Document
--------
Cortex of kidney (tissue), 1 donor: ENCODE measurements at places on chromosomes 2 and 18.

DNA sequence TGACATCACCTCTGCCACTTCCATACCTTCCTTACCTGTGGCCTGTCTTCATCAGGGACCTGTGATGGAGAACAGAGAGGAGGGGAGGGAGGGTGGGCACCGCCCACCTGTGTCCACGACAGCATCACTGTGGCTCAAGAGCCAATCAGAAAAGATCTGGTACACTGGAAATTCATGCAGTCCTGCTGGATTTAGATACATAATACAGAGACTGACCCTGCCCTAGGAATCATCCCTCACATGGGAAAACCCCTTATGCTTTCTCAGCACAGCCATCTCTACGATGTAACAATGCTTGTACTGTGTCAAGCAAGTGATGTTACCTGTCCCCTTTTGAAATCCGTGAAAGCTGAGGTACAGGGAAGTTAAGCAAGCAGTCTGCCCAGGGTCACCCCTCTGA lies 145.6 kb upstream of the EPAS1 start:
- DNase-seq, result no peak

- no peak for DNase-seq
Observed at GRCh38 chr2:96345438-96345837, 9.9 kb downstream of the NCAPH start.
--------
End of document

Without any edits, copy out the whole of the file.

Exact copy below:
Cortex of kidney (tissue), 1 donor: ENCODE measurements at places on chromosomes 2 and 18.

DNA sequence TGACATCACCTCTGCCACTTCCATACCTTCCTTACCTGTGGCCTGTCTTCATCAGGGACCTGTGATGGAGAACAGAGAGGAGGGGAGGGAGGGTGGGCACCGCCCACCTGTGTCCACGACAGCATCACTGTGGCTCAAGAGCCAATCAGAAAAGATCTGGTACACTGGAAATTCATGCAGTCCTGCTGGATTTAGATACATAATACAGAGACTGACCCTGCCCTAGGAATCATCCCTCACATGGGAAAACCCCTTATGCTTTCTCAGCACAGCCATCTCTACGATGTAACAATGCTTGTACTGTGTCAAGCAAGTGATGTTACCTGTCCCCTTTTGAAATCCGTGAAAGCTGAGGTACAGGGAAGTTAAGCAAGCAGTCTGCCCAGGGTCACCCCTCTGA lies 145.6 kb upstream of the EPAS1 start:
- DNase-seq, result no peak

- no peak for DNase-seq
Observed at GRCh38 chr2:96345438-96345837, 9.9 kb downstream of the NCAPH start.